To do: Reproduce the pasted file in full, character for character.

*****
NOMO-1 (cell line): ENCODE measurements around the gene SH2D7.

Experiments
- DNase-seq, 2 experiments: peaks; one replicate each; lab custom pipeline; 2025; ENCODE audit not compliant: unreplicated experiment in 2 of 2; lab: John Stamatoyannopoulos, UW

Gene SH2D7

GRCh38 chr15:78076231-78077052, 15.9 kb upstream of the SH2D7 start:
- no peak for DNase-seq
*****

NOMO-1 (cell line): ENCODE measurements around the gene SH2D7.

Experiments
- DNase-seq, 2 experiments: peaks; one replicate each; lab custom pipeline; 2025; ENCODE audit not compliant: unreplicated experiment in 2 of 2; lab: John Stamatoyannopoulos, UW

Gene SH2D7

GRCh38 chr15:78076231-78077052, 15.9 kb upstream of the SH2D7 start:
- no peak for DNase-seq